As violent instability convulses much of Iraq, the country's neighbors are keeping a watchful eye. In recent weeks, Turkey has warned Kurds in northern Iraq not to make any moves to declare themselves independent from Baghdad. Turkey has a large Kurdish population of its own, and the government in Ankara is worried by the violence in Iraq, fearing that it threatens the country's territorial integrity. Correspondent Simon Marks traveled to the Turkish border with Iraq, and sends this report.
You see the trucks long before you see Turkey's border with Iraq. For several miles they line the roadside, loaded with steel, cement and food.
It can take several days to secure permission to cross into Iraqi territory. Yet every day 4,000 truckloads of Turkish goods cross the border into northern Iraq and Iraqi oil crosses the border going out.
Many of these drivers are Turkish Kurds from the southeast of the country, and they have a unique opportunity to see life on both sides of the border. Some of them, like driver Ethem Ozer, believe that a single independent Kurdish state would better support Kurdish families in both Turkey and Iraq.
"We want to unite,” he says. “Why do we want to unite? There shouldn't be any problems between us. If there is no business here, maybe they have some business, so we go and work there. And if there's no work there, they could come and work here. We have rights, and so do they, and that's why we want to unite."
But that kind of talk terrifies Turkey's government. It vigorously opposes the idea of a Kurdish state based on Turkish or Iraqi territory. Rebels trying to achieve that goal are now based in the mountains of northern Iraq. The Turkish government says fighters with the outlawed Kurdistan Workers' Party -- the PKK – are being given safe haven in U.S.-occupied Iraq, even though the U.S. government brands the PKK a terrorist organization.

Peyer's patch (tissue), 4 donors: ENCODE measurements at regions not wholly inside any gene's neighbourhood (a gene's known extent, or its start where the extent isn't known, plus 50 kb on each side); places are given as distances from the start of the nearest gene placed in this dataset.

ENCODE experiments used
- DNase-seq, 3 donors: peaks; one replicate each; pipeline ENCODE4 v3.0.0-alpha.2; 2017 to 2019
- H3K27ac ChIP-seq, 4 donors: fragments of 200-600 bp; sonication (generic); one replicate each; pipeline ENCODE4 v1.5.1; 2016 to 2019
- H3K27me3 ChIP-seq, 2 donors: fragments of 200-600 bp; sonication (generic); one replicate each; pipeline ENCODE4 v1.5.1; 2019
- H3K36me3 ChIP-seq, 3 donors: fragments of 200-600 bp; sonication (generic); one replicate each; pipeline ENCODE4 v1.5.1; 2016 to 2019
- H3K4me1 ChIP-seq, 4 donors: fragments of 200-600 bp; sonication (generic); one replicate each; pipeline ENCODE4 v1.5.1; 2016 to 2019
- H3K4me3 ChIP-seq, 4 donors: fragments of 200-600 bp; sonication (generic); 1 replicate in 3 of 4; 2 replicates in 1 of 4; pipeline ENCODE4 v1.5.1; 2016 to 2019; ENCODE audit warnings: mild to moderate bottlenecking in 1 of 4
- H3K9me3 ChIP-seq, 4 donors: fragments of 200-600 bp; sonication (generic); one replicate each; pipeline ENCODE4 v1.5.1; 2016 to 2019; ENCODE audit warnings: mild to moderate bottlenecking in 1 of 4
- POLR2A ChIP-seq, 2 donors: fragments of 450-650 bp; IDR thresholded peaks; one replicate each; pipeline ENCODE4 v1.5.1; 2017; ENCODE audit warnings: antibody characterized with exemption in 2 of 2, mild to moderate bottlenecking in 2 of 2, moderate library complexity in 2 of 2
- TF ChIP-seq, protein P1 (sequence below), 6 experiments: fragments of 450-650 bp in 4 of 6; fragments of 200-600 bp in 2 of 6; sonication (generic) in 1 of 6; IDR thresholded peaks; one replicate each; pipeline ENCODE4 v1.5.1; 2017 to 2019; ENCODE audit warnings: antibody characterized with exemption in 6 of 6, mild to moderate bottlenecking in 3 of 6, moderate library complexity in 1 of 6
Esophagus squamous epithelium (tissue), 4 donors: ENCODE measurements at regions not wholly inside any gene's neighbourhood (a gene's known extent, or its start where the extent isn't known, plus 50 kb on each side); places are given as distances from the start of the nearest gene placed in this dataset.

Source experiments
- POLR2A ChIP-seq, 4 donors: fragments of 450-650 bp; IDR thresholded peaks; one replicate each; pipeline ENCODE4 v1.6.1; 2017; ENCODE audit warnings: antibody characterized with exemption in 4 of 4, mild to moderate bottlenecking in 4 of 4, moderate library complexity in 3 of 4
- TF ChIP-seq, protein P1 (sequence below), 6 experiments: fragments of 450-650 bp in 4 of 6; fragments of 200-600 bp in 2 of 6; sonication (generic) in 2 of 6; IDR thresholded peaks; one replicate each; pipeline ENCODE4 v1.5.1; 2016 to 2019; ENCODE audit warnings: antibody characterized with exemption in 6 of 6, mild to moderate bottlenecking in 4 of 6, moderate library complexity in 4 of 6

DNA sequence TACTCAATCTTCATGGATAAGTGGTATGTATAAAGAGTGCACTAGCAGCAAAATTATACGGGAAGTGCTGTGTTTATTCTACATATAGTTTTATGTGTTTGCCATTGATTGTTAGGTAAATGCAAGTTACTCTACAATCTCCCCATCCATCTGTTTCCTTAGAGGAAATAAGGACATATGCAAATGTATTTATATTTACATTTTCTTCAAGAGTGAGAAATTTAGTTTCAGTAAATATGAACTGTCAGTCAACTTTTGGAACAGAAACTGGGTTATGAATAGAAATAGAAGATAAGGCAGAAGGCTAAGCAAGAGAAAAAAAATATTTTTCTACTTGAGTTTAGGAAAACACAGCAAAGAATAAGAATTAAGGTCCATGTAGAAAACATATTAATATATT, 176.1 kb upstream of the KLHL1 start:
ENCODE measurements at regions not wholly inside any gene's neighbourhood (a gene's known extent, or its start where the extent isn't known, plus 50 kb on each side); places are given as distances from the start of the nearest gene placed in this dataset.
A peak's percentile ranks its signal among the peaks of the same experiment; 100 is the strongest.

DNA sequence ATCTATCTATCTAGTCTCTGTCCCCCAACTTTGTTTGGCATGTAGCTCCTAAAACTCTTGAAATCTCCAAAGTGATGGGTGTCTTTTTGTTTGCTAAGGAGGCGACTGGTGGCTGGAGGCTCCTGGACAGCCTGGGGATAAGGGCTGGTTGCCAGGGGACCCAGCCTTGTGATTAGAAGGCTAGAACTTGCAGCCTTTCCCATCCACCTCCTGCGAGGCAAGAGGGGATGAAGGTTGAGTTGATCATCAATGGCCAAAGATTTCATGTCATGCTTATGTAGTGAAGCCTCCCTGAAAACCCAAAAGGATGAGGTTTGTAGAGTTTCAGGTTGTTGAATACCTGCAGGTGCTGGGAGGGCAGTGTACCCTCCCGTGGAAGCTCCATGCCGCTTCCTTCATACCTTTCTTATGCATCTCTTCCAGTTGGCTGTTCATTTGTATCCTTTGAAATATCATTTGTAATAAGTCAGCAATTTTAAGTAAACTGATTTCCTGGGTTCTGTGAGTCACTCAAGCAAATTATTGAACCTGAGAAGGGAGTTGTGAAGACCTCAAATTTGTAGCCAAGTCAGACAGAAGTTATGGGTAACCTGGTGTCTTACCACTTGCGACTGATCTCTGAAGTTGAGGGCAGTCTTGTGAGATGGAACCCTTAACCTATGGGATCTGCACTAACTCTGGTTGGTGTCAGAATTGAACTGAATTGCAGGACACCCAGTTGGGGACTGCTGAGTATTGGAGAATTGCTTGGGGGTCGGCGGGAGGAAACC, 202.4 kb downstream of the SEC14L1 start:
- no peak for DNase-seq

Abdullah Gul is Turkey's Foreign Minister. He says, "We can't understand this, you see. If an enemy regime gives this opportunity to them, we understand this, you see. That is an enemy regime, you see. But this is a friendly country. The country we are helping. The country that is controlled by our allies, and we are helping them. This is the problem, you see?"
The U.S. government says it is taking action against the PKK, in partnership with the Turkish government. But the U.S. Ambassador to Turkey, Ross Wilson, concedes there are other problems in Iraq that are taking precedence.
"U.S. forces are rather busy. They face a number of terrorist problems, a number of insurgent problems,” the ambassador says. “They have focused their primary energies on those insurgent issues that directly challenge the center of gravity in Baghdad and that challenge our forces.”
In the ancient backstreets of Diyarbakir, the largest Kurdish city in southeastern Turkey, the PKK does not appear to be winning the battle for hearts and minds. This city was originally settled more than 5,000 years ago.
Today it is home to Kurds who are struggling to make a living, a fact that carpenter Sherif Uraki believes the PKK doesn't fully understand. "What the PKK is doing, or what the government is doing is not important to us. We are just trying to earn enough money to buy bread,” he says. “And from the early hours of the morning we are working here. We are just trying to take bread to our homes, and I don't think either the PKK or the government has any idea of the conditions under which we are living. We're just trying to survive."
Ongoing instability could lead the Turkish army to take up positions on Iraqi territory in a bid to overcome the PKK.
Retired General Edit Baser is the Turkish government's special representative on counterterrorism. "You cannot just sit and watch when your neighbor's house is on fire, OK? You got to do something about it,” he explains. “Because that fire may come into your house, your yard. So you have to take some measures to avoid it, and to help your neighbor if you can.”
The general and many politicians back in Ankara fear Kurdish ambitions for a separate state making up northern Iraq and Kurdish areas in Turkey. They have already fought a 20-year war against the PKK and seem ready to fight another if necessary. The Kurds are caught in the middle and they wonder whether events will bring them stability and opportunity, or yet more uncertainty and distress.